Certain types of plastic additives known as phthalates could pose risk to children’s heart health, a new study has suggested.
Once perceived as harmless, phthalates have come under increasing scrutiny. A growing collection of evidence suggests dietary exposure to phthalates (which can leech from packaging and mix with food) may cause significant metabolic and hormonal abnormalities, especially during early development.
Drawing on data from a nationally representative survey of nearly 3,000 children and teens, researchers at NYU Langone Medical Center, in collaboration with researchers at the University of Washington and Penn State University School of Medicine, have documented for the first time a connection between dietary exposure to DEHP (di-2-ethyhexylphthalate), a common class of phthalate widely used in industrial food production, and elevated systolic blood pressure, a measure of pressure in the arteries when the heart contracts.
“Phthalates can inhibit the function of cardiac cells and cause oxidative stress that compromises the health of arteries. But no one has explored the relationship between phthalate exposure and heart health in children” said lead author Leonardo Trasande, MD, MPP, associate professor of pediatrics, environmental medicine and population health at NYU Langone Medical Center.
“We wanted to examine the link between phthalates and childhood blood pressure in particular given the increase in elevated blood pressure in children and the increasing evidence implicating exposure to environmental exposures in early development of disease,” he added.Researchers from NYU School of Medicine, the University of Washington and Penn State University School of Medicine examined six years of data from a nationally representative survey of the U.S. population administered by the National Centers for Health Statistics of the Centers for Disease Control and Prevention.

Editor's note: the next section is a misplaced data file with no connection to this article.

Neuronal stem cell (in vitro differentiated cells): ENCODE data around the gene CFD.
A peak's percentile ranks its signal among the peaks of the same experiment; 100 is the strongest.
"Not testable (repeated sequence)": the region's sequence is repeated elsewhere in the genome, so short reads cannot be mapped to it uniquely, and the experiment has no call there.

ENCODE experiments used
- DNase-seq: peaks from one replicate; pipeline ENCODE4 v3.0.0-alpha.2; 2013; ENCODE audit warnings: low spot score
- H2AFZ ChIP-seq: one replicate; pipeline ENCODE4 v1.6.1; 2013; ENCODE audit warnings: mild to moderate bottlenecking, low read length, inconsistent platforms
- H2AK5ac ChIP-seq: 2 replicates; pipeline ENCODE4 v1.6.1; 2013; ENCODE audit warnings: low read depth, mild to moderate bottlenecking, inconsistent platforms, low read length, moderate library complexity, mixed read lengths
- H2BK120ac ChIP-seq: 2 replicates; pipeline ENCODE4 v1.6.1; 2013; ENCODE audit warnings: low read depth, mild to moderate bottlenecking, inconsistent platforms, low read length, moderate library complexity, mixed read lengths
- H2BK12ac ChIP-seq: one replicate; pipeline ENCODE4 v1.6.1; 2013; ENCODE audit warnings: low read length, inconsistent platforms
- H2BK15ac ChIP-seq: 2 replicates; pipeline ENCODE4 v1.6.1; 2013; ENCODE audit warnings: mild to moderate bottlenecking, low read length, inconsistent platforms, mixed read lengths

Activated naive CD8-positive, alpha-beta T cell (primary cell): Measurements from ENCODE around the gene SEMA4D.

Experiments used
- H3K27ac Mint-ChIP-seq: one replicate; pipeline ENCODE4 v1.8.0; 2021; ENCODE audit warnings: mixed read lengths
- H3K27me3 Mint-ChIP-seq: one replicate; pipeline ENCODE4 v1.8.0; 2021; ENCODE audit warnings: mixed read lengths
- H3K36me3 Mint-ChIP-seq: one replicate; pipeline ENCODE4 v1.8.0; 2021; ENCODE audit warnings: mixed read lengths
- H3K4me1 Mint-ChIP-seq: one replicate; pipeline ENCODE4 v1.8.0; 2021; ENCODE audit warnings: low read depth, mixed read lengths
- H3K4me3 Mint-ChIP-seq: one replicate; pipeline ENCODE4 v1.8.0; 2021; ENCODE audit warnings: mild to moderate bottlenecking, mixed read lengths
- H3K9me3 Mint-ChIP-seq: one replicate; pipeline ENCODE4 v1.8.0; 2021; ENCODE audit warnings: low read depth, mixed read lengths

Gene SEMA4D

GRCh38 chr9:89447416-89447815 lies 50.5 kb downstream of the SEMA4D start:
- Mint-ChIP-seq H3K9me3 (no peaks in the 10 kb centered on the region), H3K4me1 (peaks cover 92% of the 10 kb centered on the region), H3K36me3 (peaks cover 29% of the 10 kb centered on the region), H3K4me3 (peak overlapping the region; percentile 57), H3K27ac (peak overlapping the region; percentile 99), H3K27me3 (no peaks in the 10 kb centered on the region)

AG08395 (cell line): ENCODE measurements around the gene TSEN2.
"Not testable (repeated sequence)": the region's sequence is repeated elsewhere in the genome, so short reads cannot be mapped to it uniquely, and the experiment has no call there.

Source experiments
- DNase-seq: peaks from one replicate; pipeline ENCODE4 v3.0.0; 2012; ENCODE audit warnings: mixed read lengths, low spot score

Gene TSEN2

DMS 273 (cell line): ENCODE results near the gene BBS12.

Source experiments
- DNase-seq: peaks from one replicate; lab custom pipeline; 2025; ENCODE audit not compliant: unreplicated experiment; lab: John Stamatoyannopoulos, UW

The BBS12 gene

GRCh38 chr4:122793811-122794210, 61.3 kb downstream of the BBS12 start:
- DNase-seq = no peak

Phthalates were measured in urine samples using standard analysis techniques. Controlling for a number of potential confounders, including race, socioeconomic status, body mass index, caloric intake and activity levels, the researchers found that every three-fold increase in the level of breakdown products of DEHP in urine correlated with a roughly one-millimeter mercury increase in a child’s blood pressure.”That increment may seem very modest at an individual level, but on a population level such shifts in blood pressure can increase the number of children with elevated blood pressure substantially,” said Dr. Trasande.”
Our study underscores the need for policy initiatives that limit exposure to disruptive environmental chemicals, in combination with dietary and behavioral interventions geared toward protecting cardiovascular health,” he concluded.
The study was published in the Journal of Pediatrics.
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